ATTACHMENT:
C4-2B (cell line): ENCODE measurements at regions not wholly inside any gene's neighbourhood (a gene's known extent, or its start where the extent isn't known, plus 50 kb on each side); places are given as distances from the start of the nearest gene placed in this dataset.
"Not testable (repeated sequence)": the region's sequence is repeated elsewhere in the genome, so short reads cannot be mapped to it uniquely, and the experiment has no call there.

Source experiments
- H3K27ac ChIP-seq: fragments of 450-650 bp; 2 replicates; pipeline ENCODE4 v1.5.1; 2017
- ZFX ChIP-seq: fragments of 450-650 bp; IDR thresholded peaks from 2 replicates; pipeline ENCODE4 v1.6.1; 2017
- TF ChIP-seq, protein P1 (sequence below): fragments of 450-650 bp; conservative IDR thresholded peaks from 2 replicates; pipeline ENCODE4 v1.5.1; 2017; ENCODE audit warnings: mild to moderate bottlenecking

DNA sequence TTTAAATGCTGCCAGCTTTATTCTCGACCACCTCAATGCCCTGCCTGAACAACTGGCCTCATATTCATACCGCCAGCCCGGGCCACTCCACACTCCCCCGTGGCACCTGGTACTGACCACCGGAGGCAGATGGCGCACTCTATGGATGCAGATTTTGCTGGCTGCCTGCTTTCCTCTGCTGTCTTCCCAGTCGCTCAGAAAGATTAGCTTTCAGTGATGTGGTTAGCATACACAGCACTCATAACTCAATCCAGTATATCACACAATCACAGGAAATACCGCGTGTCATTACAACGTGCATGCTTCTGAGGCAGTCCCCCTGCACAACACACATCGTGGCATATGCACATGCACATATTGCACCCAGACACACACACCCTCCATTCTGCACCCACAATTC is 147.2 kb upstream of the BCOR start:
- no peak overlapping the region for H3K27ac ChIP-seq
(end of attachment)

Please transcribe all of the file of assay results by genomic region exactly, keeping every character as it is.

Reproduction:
C4-2B (cell line): ENCODE measurements at regions not wholly inside any gene's neighbourhood (a gene's known extent, or its start where the extent isn't known, plus 50 kb on each side); places are given as distances from the start of the nearest gene placed in this dataset.
"Not testable (repeated sequence)": the region's sequence is repeated elsewhere in the genome, so short reads cannot be mapped to it uniquely, and the experiment has no call there.

Source experiments
- H3K27ac ChIP-seq: fragments of 450-650 bp; 2 replicates; pipeline ENCODE4 v1.5.1; 2017
- ZFX ChIP-seq: fragments of 450-650 bp; IDR thresholded peaks from 2 replicates; pipeline ENCODE4 v1.6.1; 2017
- TF ChIP-seq, protein P1 (sequence below): fragments of 450-650 bp; conservative IDR thresholded peaks from 2 replicates; pipeline ENCODE4 v1.5.1; 2017; ENCODE audit warnings: mild to moderate bottlenecking

DNA sequence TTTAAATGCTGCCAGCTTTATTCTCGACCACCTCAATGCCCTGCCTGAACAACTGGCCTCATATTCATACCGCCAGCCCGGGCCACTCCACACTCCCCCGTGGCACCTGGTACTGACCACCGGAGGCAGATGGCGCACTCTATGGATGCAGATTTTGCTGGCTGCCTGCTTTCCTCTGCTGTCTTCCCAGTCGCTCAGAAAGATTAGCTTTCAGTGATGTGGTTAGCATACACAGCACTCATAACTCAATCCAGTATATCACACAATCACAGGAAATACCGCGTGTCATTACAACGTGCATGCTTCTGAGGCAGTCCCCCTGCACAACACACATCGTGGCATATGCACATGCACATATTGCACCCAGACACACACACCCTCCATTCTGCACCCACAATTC is 147.2 kb upstream of the BCOR start:
- no peak overlapping the region for H3K27ac ChIP-seq